Swedish yellow ducks, or "Svensk gul anka," live exclusively in Sweden. This domesticated waterfowl species thrived prior to 1950, then underwent a population decline significant enough for the country to believe they had gone extinct by the 1970s.
Duck breeder Mans Eriksson of Svalov, a town in southwestern Sweden, created the first Swedish yellow ducks sometime prior to 1920 by crossing Swedish blue ducks with mottled, yellowish ducks he purchased in the nearby town of Molle.
Khaki Campbell Ducks
Although Eriksson claimed in a 1940 magazine article that he crossed Swedish blue ducks with a "white race," the Svenksa Lanthonsklubben ("Swedish Native Poultry Society") believes he may have used other ducks, Khaki Campbells, in the breeding process.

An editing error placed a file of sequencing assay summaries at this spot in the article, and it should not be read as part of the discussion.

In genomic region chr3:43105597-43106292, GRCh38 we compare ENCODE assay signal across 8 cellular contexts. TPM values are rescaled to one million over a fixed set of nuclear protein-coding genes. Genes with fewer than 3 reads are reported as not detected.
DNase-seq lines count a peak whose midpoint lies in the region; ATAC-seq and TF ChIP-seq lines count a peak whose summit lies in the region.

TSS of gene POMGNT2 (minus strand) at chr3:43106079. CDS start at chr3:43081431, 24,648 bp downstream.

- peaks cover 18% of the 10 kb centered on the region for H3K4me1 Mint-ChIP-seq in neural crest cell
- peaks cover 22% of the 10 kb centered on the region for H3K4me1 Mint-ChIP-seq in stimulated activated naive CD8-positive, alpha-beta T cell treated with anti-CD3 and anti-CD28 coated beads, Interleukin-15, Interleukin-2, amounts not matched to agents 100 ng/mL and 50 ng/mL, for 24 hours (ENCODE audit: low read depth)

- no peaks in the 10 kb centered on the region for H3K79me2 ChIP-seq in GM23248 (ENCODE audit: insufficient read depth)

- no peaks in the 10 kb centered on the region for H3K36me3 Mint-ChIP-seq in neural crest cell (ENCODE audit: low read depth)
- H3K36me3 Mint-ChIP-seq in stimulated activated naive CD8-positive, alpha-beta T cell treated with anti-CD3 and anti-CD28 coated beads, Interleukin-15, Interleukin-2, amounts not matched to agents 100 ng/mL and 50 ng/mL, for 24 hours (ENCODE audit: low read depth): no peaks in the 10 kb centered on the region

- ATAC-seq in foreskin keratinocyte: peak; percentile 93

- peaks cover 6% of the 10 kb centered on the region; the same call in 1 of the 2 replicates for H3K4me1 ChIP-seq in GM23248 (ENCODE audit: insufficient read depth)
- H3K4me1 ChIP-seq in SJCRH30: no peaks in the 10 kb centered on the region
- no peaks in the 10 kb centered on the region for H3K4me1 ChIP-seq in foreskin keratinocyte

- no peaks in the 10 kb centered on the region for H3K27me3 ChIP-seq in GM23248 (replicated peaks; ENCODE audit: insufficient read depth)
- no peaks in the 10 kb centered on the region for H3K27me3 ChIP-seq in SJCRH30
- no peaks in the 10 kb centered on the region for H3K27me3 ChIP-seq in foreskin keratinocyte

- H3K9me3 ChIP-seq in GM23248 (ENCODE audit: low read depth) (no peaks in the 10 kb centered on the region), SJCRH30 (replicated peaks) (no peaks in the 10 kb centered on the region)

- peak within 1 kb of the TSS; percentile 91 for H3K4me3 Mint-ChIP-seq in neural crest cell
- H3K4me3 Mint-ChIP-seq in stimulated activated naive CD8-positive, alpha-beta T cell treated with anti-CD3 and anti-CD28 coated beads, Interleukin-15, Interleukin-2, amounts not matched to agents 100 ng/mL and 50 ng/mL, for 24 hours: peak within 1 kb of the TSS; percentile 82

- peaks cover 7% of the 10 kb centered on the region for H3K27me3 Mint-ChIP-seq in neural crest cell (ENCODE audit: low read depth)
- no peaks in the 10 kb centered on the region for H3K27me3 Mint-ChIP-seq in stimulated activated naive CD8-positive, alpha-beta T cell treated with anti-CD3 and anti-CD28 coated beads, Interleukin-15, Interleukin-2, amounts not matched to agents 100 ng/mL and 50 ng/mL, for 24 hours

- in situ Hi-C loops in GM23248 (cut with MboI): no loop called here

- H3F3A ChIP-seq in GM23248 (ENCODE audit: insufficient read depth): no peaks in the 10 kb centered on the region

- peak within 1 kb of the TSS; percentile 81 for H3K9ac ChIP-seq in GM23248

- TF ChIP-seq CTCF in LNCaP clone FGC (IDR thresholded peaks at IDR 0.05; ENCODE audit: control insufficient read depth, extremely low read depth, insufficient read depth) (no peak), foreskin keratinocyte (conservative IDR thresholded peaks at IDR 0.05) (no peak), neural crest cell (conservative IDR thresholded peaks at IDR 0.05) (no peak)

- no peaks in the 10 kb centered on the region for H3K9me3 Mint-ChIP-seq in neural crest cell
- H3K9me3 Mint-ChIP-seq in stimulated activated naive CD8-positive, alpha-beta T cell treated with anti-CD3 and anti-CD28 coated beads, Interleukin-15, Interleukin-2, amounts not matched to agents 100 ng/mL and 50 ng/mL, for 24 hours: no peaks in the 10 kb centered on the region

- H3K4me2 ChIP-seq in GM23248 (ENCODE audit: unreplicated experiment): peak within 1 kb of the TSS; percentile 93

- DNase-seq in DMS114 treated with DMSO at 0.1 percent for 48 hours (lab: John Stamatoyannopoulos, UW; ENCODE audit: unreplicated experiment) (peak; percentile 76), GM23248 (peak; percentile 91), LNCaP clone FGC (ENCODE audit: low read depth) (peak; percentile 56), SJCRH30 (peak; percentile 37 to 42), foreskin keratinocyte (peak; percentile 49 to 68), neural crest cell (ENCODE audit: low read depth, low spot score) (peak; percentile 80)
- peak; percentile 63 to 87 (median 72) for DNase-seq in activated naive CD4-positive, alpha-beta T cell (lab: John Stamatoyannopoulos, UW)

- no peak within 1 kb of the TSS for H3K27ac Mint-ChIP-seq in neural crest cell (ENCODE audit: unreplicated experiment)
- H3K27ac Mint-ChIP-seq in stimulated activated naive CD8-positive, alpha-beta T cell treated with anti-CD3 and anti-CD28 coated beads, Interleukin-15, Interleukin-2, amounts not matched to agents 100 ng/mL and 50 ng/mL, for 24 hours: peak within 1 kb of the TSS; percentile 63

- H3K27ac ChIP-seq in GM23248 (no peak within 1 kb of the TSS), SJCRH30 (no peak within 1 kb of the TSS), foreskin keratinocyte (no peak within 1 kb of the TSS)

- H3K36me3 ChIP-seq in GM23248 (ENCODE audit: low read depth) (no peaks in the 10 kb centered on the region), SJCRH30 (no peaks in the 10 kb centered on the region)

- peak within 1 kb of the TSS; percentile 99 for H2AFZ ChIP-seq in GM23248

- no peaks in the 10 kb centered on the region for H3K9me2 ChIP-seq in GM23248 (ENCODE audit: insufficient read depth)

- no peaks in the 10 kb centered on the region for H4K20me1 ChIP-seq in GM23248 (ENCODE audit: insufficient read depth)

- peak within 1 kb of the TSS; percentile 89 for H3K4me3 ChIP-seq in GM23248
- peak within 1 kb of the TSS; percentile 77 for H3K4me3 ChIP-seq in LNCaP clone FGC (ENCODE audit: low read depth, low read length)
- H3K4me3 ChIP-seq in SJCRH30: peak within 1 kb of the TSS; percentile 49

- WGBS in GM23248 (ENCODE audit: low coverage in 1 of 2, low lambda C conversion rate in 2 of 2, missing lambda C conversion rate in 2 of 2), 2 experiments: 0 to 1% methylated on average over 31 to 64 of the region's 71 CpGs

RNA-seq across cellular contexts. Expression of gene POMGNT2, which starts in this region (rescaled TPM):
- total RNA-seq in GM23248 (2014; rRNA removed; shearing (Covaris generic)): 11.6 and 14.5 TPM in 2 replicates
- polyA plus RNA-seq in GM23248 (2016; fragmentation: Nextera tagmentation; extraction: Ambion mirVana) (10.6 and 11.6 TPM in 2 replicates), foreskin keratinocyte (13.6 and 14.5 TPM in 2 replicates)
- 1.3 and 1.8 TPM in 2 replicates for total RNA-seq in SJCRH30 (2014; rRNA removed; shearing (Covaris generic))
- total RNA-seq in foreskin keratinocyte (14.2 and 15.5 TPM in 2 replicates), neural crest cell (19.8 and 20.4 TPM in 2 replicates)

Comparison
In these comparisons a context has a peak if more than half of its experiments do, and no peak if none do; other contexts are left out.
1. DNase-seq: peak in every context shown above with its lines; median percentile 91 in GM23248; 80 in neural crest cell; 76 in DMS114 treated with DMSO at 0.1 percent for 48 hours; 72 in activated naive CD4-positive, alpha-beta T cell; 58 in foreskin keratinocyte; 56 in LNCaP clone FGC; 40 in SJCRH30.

Swedish yellow ducks range from pale yellow to brown in color, with females showing consistent uniformity. The male sports a dark gray to brown head and a greenish-blue bill. The female's bill tends to be brownish-blue.
Suspected Extinction and Rediscovery
Swedish yellow ducks disappeared from known breeding farms by the 1970s, but a single farmer in the town of Billinge kept the breed alive.
Recent Population Increase
As few as 110 Swedish yellow ducks existed in 2001. That number rose to 145 by 2004, thanks to a renewed breeding program targeting population increase.
By Johnny Galluzzo, eHow Contributor